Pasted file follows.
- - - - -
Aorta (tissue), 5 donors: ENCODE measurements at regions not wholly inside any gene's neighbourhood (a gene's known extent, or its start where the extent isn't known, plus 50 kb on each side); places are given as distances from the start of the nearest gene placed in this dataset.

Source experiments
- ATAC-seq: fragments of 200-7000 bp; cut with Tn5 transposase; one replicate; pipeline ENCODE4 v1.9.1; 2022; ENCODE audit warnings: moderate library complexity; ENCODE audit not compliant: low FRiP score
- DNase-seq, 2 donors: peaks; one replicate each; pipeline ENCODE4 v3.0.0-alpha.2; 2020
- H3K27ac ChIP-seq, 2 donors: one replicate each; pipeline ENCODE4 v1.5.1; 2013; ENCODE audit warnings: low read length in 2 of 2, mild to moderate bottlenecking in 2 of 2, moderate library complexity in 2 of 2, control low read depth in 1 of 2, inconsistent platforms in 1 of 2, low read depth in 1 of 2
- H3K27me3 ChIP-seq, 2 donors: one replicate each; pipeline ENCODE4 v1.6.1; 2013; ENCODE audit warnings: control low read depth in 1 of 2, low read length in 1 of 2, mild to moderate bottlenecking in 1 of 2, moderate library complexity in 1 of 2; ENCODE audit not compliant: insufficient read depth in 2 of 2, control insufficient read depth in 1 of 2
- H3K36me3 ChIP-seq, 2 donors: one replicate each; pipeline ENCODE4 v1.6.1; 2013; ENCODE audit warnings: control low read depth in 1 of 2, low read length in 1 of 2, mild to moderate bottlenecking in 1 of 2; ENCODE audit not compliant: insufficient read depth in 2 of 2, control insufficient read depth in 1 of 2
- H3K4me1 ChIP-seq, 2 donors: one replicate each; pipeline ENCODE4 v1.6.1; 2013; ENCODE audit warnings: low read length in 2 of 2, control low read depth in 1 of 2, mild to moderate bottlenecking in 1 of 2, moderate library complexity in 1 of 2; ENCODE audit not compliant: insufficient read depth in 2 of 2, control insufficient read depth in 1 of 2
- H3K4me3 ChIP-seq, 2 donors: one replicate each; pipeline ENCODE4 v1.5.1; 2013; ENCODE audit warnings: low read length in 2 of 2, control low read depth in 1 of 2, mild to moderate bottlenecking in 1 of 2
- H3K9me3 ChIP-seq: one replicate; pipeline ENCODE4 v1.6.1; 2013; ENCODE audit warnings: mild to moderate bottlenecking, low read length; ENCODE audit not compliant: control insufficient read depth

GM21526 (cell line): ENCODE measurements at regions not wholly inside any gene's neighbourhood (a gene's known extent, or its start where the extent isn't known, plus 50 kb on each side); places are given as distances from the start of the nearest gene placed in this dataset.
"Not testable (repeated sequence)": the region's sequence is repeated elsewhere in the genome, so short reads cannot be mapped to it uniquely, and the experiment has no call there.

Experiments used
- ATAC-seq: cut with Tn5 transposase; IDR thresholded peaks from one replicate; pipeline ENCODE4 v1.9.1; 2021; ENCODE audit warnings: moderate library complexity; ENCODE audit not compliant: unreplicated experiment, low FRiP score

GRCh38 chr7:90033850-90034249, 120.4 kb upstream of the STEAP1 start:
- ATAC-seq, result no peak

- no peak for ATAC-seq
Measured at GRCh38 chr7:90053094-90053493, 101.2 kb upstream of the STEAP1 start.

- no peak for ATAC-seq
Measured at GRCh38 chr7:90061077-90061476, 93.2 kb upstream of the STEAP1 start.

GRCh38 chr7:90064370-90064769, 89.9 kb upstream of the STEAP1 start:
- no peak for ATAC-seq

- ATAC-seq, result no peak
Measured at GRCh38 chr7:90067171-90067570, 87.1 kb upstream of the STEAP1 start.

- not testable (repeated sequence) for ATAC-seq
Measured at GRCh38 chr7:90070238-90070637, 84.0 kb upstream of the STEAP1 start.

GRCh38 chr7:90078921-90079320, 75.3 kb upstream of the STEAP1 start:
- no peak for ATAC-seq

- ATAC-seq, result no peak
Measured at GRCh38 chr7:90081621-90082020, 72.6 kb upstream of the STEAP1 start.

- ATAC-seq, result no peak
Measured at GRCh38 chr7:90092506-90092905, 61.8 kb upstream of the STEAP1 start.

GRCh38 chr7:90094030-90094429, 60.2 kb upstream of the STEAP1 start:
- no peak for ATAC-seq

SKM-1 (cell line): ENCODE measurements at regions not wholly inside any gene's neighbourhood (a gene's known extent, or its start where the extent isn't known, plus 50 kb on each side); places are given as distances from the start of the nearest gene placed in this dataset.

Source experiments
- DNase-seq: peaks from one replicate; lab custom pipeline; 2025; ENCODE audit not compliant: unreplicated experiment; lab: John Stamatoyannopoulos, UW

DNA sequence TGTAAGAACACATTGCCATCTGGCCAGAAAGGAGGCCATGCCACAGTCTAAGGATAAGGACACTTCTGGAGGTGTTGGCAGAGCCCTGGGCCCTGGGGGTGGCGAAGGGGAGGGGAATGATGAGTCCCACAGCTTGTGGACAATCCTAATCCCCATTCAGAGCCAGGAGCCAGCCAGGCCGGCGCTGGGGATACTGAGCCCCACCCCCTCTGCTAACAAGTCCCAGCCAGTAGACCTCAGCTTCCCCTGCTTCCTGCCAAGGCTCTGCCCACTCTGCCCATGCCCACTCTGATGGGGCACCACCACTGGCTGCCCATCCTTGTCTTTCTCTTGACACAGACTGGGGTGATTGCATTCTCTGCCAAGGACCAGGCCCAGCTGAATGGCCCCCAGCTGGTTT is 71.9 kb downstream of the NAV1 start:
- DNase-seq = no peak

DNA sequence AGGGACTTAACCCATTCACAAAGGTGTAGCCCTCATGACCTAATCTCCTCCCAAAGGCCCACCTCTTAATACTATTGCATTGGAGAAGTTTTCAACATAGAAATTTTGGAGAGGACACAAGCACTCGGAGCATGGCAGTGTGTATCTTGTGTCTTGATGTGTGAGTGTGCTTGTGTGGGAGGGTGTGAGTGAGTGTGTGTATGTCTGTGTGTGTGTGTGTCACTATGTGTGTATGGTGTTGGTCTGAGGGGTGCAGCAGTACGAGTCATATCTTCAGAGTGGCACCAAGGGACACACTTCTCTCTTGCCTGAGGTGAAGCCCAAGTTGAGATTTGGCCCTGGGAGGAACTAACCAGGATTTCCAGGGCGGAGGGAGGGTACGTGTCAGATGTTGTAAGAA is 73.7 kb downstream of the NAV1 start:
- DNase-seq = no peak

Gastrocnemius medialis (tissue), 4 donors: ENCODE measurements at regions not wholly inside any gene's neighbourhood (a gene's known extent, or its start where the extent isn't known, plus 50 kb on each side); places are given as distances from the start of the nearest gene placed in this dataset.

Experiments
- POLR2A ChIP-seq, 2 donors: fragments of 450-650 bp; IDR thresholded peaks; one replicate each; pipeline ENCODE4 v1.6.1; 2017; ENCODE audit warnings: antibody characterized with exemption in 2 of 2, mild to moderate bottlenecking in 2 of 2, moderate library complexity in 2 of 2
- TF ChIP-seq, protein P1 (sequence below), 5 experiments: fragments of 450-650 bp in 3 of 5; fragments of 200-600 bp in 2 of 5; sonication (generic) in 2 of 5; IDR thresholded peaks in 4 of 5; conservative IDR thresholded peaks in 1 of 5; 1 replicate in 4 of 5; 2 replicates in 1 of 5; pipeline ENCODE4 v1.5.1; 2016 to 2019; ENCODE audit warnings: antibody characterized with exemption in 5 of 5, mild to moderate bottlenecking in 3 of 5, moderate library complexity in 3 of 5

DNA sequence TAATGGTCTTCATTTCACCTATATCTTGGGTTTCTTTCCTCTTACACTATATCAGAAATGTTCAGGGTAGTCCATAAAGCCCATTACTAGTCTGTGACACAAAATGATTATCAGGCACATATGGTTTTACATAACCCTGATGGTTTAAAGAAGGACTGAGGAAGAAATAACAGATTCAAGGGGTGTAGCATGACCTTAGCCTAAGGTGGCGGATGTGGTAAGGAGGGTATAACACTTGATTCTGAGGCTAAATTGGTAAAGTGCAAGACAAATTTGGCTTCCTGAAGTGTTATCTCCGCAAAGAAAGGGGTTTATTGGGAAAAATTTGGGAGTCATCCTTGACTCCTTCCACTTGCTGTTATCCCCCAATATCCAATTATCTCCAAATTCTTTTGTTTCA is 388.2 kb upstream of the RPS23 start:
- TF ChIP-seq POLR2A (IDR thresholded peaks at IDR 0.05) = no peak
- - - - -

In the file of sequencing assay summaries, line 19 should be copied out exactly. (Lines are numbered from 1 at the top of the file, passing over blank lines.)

- no peak for ATAC-seq